Our final review of wines for the festive season turns the spotlight onto white wines for Christmas Day lunch – or to be enjoyed at other times as the year draws to a close.
Once again, I mainly concentrate on traditional Christmas wines and, as befits the season, have been more relaxed over price points than usual.
As ever, use any available pictures to help find the wine whether they form part of a crowded shelf or appear on an on-line page.
Starting with a great value choice
While (principally Italian) pinot grigio continues to fulfil a great role as “wine for all seasons and tastes”, more serious versions are being produced in cooler parts of the world – notably in New Zealand and, for years, in Alsace.
Not least because it secured 91 points from the MW team scoring the current Lidl Wine Tour (of which it forms part), do try Alsace’s 2019 Ernest Wein Pinot Gris (£7.99 at Lidl while stocks last) with its soft, cooked apple, herb and mace flavours, lively tangerine acidity and depth that contains a hint of honey.
Now let’s go a long way west.
We now move from one of France’s driest regions to one of Spain’s wettest to catch up with an increasing trend towards premium versions of an ideal seafood companion and the undoubted star of Rias Baixas – albarino.
Ripe, with sweet edges to add impressive complexity, 2019 Paco & Lola Albarino (£10 – instead of £12 until 2 January – at Tesco) brings us zingy quince, peach and red apple flavours with turbo charged zestiness from its excellent lime and grapefruit acidity.
But then there is the traditional
Let’s drop back to France for the white Burgundy that appears on so many Yule-tide tables although not this time to the super-expensive titans of the Cȏte d’Or.
Instead, we go to what the World Atlas of Wine calls “two of the best villages” in Mȃconnais – Viré and Clessé.
I really loved the aromatic smoothness of 2018 Viré Clessé Vieilles Vignes Florent Rouve (£14 at M&S) with its morning dew fresh fruit flavours, mild oak influences and depth that combines pie crust components with a gentle chalky backdrop.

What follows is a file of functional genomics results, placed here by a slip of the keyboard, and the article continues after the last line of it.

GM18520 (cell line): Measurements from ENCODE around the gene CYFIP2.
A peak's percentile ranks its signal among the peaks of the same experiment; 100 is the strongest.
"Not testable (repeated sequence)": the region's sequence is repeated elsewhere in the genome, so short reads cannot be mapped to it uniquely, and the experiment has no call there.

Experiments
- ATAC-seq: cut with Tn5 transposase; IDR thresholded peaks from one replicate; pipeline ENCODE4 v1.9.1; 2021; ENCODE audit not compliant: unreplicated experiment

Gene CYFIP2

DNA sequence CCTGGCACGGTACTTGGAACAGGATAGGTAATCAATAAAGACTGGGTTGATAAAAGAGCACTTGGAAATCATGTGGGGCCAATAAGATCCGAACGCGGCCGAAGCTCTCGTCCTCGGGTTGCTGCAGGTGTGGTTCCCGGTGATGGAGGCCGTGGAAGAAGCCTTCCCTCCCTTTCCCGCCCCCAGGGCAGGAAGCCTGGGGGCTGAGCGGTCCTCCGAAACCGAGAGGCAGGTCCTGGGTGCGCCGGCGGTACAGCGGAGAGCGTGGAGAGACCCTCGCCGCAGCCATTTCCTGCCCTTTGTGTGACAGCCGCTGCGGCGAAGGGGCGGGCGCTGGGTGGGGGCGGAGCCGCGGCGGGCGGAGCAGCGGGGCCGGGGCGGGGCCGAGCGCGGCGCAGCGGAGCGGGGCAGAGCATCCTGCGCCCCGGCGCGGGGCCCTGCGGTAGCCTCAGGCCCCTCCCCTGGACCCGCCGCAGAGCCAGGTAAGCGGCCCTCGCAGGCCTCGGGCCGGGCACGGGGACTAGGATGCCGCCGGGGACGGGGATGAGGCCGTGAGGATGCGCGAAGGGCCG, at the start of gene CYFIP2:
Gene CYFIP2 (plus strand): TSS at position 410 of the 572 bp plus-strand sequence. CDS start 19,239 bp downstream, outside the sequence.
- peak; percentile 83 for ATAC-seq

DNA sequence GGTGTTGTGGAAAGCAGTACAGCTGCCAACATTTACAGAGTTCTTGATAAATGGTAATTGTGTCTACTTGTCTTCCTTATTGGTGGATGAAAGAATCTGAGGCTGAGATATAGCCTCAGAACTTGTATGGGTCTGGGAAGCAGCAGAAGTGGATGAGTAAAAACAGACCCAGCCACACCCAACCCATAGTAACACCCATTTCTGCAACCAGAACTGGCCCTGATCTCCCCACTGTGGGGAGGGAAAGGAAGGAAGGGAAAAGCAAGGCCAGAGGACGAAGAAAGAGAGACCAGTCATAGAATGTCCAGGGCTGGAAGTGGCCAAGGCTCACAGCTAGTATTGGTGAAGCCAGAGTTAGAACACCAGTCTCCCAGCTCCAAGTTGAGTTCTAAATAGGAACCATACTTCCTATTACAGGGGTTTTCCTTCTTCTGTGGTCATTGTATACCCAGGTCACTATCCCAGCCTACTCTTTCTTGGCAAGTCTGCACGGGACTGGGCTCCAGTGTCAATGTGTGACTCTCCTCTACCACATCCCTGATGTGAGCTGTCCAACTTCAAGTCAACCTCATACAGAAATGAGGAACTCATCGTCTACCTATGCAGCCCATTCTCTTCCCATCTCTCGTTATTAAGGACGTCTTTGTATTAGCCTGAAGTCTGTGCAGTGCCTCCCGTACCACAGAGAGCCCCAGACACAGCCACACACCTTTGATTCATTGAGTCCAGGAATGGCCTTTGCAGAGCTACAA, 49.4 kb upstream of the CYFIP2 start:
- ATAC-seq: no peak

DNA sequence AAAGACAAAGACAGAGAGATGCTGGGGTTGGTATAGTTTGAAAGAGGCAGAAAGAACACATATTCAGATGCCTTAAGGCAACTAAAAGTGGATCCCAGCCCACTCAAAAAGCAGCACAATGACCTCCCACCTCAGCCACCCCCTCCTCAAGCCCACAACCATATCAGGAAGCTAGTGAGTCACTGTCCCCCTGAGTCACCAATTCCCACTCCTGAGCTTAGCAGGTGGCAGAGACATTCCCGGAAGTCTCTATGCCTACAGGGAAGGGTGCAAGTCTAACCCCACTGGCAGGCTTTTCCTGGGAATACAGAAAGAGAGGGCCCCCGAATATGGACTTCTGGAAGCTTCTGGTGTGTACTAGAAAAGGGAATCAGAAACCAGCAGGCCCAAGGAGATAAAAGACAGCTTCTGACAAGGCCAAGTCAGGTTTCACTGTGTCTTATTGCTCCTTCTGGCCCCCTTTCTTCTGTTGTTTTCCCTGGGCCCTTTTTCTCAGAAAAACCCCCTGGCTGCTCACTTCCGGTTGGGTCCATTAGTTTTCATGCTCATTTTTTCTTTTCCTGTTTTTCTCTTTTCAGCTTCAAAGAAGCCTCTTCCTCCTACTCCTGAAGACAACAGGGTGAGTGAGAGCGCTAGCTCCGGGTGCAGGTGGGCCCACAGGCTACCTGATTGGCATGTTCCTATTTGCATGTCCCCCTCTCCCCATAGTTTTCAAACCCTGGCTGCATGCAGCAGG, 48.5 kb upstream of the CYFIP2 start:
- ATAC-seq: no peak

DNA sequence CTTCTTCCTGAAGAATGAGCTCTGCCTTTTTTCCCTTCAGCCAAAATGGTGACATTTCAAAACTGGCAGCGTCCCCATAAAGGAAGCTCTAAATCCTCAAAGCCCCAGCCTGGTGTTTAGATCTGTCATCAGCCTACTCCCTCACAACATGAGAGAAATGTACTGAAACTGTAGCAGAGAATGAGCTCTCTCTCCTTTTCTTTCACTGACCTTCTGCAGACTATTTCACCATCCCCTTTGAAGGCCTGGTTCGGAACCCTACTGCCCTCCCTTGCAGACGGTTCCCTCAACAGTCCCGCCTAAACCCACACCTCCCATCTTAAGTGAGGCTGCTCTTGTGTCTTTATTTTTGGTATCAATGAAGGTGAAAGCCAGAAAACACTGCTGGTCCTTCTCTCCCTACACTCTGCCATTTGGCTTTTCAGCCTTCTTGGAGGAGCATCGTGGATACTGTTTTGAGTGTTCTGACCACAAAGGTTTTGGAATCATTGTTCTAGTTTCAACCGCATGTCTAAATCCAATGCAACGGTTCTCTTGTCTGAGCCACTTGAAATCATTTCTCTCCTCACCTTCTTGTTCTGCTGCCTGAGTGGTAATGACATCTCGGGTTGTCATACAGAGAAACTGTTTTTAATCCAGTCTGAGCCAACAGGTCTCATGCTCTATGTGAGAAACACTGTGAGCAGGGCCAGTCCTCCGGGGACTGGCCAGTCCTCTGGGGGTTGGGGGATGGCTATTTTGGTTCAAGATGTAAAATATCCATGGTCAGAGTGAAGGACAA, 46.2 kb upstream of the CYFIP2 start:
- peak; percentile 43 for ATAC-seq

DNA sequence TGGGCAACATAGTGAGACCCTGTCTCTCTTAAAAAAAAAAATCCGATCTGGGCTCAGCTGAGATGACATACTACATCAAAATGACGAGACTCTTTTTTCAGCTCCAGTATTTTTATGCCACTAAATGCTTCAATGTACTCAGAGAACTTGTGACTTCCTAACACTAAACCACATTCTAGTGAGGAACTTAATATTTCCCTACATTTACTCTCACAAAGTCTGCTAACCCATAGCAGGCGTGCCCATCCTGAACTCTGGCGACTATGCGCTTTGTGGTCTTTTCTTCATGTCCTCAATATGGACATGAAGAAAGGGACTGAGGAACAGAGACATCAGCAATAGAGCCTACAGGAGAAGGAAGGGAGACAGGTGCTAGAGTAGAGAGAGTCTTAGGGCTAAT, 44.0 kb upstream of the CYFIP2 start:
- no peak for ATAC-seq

And equally traditional
When waterways were the prime way to move goods, the area surrounding Chablis was a major provider to the Paris wine trade – although the railways of course changed all that.
Now there is just one main remnant from those days but what a superstar it is – the distinctive and delicate chardonnay that is only possible this far north because of special geology around the town of Chablis.
Many fish-based Christmas dishes are successfully partnered by chablis and a good example of its charms is the soft and velvety 2019 Taste the Difference Vieilles Vignes Chablis (£15 at Sainsbury’s) with its intense apple and melon fruit, sharp lemon acidity and contrasting savoury backdrop.
But from the new world
I always enjoy the wines of New Zealand’s Dog Point operation run in Marlborough by two former stars of Cloudy Bay who have created a range of consistently good wines (including an oaked sauvignon) but, today, I want to focus on their chardonnay.
Smooth with perfectly judged oak aromas 2017 Dog Point Chardonnay (from £25 at Majestic (where stocks are low) and at other retailers) brings us rich melon, apple, tropical fruit and tangerine flavours energised by sherbet lime acidity and supported by toasty, toffee and crème fraiche texture.
A final word from me
As this is the last pre-Christmas post, it only remains for me to wish everyone a very happy Christmas (despite all the inevitable constraints) and a New Year that involves significantly fewer of those constraints.
This site attracts one of the highest levels of subscriber engagement of all UK wine websites, so thank you all so much for your continued support – and especially those who contributed to my autumn survey or joined in Zoom sessions
We shall be back in business on 14 January with our customary focus on reliable wines that do not cost a fortune.
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